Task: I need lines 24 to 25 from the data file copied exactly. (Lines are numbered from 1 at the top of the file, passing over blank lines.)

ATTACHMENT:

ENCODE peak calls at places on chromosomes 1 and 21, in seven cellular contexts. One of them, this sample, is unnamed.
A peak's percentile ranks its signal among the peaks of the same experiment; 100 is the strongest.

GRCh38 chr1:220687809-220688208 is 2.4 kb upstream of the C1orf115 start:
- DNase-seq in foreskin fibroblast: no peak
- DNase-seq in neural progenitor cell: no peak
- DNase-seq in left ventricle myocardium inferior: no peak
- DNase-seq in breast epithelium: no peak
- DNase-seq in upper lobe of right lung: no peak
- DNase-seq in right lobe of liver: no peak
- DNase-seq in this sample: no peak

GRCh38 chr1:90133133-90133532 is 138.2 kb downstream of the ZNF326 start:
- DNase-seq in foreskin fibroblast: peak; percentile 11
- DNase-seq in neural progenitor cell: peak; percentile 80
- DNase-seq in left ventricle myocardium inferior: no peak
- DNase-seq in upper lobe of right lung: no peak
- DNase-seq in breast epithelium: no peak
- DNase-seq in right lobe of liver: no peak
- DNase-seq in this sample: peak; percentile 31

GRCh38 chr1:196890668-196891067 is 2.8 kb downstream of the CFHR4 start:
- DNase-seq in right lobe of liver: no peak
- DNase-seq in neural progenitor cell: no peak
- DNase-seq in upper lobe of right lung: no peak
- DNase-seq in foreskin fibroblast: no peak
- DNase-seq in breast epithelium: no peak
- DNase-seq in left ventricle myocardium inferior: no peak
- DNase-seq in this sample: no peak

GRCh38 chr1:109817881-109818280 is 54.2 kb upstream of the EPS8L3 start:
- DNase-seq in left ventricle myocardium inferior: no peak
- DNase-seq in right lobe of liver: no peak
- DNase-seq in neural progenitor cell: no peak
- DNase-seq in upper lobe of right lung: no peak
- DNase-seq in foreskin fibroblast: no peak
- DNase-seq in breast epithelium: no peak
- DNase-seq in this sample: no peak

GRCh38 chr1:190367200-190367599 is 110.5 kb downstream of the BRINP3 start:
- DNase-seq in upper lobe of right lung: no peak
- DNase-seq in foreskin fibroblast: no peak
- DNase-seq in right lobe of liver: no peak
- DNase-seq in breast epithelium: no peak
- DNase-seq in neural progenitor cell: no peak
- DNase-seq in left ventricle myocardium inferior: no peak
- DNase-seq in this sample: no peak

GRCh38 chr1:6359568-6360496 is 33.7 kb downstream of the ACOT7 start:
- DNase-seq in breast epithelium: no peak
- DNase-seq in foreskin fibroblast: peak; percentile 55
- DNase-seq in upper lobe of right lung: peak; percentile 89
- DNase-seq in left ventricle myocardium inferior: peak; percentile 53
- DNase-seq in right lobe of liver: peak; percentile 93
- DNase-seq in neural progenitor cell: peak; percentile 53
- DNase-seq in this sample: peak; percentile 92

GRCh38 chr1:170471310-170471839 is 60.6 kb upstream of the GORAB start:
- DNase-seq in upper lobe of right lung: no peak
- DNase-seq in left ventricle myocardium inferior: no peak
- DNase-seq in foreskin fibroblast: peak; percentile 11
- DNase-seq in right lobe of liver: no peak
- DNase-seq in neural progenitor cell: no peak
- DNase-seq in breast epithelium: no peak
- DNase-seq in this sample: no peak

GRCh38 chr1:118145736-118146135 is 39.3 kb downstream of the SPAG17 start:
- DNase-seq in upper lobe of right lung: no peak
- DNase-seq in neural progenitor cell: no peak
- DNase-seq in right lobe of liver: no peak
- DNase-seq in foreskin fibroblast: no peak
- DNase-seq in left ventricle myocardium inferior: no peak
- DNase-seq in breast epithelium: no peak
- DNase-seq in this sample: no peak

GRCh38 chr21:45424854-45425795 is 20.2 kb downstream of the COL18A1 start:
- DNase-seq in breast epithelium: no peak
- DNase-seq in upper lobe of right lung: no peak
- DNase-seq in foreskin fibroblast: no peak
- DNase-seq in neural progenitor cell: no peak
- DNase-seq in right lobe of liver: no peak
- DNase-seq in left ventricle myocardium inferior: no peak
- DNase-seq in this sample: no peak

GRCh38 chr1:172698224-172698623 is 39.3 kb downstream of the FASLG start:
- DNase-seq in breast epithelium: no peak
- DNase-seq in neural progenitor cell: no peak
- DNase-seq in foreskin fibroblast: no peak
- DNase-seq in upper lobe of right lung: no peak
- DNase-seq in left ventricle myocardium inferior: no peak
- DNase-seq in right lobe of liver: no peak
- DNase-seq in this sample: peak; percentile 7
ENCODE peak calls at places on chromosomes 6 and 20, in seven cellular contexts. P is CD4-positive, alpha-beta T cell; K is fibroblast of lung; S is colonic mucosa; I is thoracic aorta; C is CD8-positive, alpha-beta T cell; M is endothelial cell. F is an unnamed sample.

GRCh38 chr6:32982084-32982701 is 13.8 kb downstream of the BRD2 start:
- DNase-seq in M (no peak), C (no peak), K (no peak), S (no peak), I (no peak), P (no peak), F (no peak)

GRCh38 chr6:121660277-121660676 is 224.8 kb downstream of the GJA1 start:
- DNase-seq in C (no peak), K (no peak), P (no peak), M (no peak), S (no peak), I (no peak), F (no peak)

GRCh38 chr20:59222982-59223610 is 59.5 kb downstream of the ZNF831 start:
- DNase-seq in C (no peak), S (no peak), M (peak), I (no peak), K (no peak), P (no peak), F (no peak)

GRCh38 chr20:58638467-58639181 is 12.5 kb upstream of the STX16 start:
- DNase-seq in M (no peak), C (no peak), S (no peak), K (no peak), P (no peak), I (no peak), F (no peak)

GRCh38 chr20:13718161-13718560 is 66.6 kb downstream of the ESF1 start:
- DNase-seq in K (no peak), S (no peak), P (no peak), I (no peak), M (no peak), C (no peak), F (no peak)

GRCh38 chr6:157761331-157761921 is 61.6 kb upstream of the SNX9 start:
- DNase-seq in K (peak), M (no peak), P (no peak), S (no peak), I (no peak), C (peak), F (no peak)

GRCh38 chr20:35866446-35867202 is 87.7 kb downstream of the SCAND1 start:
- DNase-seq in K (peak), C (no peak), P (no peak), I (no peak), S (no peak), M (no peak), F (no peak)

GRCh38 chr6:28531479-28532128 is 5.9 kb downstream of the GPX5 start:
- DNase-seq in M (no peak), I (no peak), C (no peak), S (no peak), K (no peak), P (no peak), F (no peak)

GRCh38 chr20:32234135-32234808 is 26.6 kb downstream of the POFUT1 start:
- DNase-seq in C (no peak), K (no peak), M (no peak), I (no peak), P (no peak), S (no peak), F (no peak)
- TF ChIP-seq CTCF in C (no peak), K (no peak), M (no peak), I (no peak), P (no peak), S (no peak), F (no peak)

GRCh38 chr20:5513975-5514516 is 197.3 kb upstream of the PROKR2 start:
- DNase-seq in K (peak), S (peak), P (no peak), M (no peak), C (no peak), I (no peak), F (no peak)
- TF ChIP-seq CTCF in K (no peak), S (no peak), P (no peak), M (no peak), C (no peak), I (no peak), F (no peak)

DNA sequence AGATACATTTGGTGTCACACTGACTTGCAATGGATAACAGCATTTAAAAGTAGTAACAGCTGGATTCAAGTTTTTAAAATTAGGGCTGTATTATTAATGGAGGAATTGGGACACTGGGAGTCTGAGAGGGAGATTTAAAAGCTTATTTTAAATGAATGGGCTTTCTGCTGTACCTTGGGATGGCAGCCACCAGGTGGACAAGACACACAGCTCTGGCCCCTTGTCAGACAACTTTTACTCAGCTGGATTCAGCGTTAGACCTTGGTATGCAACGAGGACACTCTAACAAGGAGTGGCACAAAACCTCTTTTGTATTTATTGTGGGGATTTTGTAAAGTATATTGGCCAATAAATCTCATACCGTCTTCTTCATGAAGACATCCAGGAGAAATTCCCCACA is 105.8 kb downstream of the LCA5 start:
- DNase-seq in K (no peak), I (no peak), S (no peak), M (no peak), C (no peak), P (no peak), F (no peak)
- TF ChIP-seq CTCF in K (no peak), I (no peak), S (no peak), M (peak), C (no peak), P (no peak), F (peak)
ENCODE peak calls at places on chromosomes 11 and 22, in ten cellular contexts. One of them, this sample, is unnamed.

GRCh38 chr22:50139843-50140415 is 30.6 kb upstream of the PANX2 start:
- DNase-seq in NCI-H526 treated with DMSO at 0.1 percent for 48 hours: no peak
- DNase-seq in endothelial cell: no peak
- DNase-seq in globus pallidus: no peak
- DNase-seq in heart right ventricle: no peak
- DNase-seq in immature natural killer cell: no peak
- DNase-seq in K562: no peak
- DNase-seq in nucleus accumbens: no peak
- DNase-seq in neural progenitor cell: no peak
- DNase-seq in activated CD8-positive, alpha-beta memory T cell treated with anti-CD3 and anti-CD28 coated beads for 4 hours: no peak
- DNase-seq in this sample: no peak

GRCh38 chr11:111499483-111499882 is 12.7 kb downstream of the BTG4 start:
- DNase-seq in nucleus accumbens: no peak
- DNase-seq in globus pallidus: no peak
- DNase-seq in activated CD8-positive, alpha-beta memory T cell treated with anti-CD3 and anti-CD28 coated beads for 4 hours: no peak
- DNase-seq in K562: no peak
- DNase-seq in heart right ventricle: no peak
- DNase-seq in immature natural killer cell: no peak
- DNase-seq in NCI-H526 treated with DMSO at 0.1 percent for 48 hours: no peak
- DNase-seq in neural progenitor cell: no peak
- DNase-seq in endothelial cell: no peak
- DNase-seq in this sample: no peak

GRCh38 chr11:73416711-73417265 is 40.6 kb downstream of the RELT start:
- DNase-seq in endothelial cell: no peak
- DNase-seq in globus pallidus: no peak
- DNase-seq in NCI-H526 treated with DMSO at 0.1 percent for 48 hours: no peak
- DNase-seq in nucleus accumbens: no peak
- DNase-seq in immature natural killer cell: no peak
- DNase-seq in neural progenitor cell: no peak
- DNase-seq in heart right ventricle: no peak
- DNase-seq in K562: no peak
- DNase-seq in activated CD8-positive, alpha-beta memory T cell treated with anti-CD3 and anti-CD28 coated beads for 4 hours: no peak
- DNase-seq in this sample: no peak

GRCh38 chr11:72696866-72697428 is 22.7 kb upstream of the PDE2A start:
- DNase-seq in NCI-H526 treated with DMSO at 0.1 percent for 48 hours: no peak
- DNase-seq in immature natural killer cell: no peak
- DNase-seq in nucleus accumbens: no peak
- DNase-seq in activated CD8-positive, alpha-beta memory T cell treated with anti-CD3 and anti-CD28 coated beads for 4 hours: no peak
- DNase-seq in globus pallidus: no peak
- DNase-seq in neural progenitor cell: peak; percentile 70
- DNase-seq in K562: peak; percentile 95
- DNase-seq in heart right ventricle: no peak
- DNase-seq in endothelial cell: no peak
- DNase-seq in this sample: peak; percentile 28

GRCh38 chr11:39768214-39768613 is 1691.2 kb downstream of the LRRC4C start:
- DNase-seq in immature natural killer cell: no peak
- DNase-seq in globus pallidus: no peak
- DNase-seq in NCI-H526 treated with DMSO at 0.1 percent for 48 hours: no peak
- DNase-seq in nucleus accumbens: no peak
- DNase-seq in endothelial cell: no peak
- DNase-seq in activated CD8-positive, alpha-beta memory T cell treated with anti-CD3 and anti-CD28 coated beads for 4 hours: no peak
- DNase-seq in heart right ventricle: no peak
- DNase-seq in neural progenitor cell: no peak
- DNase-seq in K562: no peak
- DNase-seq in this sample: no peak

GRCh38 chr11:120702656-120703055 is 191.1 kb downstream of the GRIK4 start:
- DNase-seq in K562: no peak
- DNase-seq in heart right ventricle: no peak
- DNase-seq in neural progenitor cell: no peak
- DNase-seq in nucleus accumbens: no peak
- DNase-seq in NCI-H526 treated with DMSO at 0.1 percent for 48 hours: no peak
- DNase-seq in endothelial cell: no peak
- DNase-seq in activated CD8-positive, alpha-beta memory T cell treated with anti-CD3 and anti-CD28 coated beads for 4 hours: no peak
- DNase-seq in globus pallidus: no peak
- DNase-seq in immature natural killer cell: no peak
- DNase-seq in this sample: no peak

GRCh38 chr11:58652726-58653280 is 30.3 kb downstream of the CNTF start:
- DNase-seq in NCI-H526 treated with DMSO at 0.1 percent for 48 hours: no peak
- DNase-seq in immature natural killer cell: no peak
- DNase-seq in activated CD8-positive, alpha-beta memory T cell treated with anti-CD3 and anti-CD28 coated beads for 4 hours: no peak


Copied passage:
- DNase-seq in breast epithelium: no peak
- DNase-seq in left ventricle myocardium inferior: no peak